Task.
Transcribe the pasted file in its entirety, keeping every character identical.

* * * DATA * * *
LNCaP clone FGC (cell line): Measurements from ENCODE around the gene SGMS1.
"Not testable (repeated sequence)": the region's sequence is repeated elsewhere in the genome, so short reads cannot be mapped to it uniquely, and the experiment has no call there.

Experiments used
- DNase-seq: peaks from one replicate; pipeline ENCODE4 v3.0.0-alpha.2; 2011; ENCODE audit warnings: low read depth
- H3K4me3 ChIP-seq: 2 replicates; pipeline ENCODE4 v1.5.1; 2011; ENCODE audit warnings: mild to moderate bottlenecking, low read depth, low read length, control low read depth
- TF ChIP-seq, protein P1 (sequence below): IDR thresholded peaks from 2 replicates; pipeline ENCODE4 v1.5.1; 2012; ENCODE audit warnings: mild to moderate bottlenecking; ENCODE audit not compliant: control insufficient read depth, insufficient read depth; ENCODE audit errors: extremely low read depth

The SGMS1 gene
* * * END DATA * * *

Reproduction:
LNCaP clone FGC (cell line): Measurements from ENCODE around the gene SGMS1.
"Not testable (repeated sequence)": the region's sequence is repeated elsewhere in the genome, so short reads cannot be mapped to it uniquely, and the experiment has no call there.

Experiments used
- DNase-seq: peaks from one replicate; pipeline ENCODE4 v3.0.0-alpha.2; 2011; ENCODE audit warnings: low read depth
- H3K4me3 ChIP-seq: 2 replicates; pipeline ENCODE4 v1.5.1; 2011; ENCODE audit warnings: mild to moderate bottlenecking, low read depth, low read length, control low read depth
- TF ChIP-seq, protein P1 (sequence below): IDR thresholded peaks from 2 replicates; pipeline ENCODE4 v1.5.1; 2012; ENCODE audit warnings: mild to moderate bottlenecking; ENCODE audit not compliant: control insufficient read depth, insufficient read depth; ENCODE audit errors: extremely low read depth

The SGMS1 gene